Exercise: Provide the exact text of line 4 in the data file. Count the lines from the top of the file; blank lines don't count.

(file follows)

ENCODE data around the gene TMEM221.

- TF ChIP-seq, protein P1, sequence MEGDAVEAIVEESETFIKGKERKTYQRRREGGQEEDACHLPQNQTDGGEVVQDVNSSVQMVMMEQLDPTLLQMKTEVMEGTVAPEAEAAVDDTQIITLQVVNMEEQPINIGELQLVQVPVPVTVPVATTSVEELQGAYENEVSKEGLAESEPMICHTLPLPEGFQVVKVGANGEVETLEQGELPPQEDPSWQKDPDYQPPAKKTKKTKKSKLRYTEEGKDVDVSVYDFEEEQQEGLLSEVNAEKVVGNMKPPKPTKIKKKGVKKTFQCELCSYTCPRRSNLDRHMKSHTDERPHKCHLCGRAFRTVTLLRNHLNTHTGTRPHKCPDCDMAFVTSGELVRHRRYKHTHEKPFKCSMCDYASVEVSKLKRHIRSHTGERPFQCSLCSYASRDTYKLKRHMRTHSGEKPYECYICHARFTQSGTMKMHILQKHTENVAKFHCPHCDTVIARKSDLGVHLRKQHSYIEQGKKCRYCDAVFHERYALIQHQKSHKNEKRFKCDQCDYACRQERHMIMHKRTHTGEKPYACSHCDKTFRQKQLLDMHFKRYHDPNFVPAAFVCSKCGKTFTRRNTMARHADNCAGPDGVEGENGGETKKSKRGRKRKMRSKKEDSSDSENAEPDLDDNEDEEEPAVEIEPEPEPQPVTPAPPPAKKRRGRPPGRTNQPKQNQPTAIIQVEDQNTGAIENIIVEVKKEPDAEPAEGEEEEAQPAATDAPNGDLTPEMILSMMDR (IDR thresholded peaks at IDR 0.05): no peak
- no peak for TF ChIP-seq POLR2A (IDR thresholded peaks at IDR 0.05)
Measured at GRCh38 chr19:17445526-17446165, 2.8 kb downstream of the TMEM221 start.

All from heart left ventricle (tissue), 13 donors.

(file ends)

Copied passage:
Measured at GRCh38 chr19:17445526-17446165, 2.8 kb downstream of the TMEM221 start.